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And so, another working week will soon draw to a close. Not a moment too soon, yes? This is, you may recall, our treasured signal to daydream about weekend plans. Our agenda is rather modest. We plan to check in on the Pharmalot ancestors, catch up on our reading, and promenade with the official mascot. Remember, folks, a dog walk a day keeps the cardiologist away (no intense offended, as Archie Bunker liked to say, to you cardiologists out there). And what about you? Spring has sprung, so this is a time to enjoy the great outdoors or, if you are feeling ambitious, you could start tidying up around your castle. Maybe even prepare for a yard sale, if you have a yard. You could also stock up on sundry items before prices rise still further. Or simply plan the rest of your life. Well, whatever you do, have a grand time. But be safe. Enjoy, and see you soon. …

After producing vaccines and treatments for acute Covid-19 in record time, researchers and drugmakers are turning to finding a cure for long Covid, a more elusive target marked by hundreds of different symptoms afflicting millions of people, Reuters explains. Long Covid, with some 200 reported afflictions that include fatigue, chest pain, and brain fog, is defined by symptoms that last longer than three months. It sidelines people who have had both mild and severe Covid-19, including children. In the United States, it is estimated to have affected one in seven working-age adults. There are fewer than 20 clinical trials underway testing drugs, a handful of which have moved beyond early stages.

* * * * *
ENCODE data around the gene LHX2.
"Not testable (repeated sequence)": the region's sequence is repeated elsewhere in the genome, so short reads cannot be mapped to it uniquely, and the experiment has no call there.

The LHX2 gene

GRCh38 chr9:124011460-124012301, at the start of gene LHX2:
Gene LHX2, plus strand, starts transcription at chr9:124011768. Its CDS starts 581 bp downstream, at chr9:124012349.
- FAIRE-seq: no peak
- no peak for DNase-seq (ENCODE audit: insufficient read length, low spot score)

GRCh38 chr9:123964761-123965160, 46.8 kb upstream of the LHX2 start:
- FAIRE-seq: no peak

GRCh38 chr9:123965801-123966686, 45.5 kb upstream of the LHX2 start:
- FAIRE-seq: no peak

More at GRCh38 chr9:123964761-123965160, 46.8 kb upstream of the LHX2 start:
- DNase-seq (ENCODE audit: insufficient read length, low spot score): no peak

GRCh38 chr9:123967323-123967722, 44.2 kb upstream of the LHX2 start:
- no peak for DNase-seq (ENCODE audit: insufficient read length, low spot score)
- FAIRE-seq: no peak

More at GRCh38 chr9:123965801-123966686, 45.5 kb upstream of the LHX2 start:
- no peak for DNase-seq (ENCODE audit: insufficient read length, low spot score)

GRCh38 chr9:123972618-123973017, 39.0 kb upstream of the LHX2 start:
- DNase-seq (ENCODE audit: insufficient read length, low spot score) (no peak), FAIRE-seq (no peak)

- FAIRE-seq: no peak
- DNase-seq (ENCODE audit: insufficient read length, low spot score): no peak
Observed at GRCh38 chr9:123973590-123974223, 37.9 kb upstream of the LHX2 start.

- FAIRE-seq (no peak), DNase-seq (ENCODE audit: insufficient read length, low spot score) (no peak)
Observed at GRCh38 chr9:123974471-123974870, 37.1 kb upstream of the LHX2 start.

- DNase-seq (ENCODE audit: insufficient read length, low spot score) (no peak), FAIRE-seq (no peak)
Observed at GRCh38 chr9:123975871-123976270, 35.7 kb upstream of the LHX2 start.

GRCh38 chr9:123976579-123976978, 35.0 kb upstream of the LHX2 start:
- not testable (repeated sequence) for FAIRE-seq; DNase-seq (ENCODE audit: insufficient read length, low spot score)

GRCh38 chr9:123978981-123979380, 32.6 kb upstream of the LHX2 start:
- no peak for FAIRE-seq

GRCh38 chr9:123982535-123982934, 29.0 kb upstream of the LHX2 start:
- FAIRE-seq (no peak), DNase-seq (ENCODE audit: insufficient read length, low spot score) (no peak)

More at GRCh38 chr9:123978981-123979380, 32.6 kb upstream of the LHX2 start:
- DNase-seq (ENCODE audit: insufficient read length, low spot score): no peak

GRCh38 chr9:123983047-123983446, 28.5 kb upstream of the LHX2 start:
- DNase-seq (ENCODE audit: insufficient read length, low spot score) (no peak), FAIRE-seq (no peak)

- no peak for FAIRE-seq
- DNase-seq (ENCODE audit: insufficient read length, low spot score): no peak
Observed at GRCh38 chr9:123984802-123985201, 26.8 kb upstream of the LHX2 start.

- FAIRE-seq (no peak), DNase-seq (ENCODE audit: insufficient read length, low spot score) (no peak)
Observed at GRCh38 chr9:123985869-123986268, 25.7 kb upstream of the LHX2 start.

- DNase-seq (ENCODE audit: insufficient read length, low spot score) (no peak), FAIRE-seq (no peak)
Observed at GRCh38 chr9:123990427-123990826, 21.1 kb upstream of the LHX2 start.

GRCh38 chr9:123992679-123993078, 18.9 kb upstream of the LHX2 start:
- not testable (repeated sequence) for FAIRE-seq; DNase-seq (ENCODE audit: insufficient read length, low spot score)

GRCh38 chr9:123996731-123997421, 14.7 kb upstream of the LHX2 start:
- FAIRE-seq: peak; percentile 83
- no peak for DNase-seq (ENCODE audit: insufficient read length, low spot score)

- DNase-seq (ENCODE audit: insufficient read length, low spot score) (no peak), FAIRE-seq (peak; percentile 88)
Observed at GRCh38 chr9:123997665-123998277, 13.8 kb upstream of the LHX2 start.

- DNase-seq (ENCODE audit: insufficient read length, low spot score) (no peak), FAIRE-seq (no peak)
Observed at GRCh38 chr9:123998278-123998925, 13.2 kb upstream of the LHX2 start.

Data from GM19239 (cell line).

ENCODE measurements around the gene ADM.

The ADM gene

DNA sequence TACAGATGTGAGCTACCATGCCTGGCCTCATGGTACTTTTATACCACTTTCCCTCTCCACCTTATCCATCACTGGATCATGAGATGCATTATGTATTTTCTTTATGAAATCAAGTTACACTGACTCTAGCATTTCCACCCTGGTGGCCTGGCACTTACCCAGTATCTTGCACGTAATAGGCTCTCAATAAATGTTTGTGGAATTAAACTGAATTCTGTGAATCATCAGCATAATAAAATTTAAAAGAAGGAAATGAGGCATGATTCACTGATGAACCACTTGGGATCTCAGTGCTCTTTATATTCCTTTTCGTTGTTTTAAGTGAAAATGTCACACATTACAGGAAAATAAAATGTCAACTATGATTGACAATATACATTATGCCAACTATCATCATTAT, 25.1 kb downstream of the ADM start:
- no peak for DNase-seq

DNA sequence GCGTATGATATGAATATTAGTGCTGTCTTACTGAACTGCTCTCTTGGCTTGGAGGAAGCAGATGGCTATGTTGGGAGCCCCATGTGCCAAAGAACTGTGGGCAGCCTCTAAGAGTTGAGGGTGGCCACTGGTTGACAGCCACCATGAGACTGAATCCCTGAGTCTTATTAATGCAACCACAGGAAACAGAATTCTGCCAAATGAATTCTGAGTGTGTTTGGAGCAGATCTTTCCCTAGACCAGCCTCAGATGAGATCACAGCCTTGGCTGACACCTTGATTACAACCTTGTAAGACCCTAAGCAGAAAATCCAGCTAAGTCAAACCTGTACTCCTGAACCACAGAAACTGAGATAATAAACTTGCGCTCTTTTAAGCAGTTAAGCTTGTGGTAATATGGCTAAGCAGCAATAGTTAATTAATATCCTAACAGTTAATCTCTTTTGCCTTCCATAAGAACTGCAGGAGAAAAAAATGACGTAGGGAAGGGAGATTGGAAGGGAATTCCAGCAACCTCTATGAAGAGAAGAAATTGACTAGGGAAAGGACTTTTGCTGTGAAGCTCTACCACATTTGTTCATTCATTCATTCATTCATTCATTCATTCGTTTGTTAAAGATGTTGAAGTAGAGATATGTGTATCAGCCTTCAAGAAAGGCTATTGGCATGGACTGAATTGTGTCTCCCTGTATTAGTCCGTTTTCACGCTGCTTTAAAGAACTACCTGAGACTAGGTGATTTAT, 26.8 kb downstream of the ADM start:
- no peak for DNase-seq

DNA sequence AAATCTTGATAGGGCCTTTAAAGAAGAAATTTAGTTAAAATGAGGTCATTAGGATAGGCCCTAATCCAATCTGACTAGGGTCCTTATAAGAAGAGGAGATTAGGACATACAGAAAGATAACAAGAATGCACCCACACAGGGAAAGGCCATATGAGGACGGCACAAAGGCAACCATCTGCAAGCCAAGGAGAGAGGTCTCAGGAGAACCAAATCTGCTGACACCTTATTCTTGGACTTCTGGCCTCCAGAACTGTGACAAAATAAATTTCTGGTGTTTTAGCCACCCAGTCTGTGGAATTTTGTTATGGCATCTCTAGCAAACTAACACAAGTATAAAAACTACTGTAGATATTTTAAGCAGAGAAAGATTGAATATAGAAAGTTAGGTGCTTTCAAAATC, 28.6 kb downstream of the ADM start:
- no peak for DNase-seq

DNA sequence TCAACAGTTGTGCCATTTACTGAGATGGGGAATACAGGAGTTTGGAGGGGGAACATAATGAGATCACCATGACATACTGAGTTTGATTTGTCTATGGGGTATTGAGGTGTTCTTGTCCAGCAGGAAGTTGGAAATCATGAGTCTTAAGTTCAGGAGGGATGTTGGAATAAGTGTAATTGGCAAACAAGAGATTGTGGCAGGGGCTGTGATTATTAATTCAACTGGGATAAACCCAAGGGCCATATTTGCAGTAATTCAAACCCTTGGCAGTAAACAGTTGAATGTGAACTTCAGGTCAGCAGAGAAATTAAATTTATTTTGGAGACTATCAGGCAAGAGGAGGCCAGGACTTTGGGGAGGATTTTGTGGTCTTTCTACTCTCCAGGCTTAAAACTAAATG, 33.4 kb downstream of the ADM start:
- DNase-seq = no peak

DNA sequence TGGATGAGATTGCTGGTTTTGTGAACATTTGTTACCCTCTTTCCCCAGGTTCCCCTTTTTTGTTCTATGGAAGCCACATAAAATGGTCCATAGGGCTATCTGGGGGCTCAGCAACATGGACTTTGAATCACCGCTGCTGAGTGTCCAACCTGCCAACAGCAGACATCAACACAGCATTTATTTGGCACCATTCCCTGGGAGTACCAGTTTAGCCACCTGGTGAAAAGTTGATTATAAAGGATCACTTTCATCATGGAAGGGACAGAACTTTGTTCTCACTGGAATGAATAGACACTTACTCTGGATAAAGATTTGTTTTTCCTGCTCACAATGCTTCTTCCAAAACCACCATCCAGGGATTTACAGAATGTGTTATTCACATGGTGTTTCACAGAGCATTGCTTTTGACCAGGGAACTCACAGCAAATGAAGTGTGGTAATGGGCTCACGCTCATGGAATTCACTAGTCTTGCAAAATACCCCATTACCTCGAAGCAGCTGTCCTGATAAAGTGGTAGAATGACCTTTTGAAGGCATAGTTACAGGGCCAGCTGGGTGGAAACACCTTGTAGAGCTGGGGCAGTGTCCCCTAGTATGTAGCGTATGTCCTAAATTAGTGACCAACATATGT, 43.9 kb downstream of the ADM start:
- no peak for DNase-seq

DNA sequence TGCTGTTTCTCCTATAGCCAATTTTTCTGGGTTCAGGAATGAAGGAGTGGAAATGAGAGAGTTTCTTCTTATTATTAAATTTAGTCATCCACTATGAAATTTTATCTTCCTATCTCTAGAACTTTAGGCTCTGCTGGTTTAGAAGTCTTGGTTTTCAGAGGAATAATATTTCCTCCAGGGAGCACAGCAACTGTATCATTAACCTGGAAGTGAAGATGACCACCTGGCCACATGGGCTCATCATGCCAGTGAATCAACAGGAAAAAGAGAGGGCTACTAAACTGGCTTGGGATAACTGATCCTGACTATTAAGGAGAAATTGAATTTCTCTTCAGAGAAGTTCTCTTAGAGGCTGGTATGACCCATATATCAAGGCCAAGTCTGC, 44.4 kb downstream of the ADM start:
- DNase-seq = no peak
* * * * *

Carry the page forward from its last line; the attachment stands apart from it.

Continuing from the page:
Three Republican lawmakers wrote to U.S. Secretary of Commerce Gina Raimondo expressing “grave concerns” with a compromise text agreed to recently in negotiations to waive intellectual property rights for Covid-19 medical products. Earlier this month, the European Union, the United States, India and South Africa agreed to language covering vaccines, which riled the pharmaceutical industry. The text is not final and still must get official approval from all 164 World Trade Organization member countries. The senators contend the compromise would be “disastrous” if implemented and facilitate theft of U.S. technology by Russia and China.

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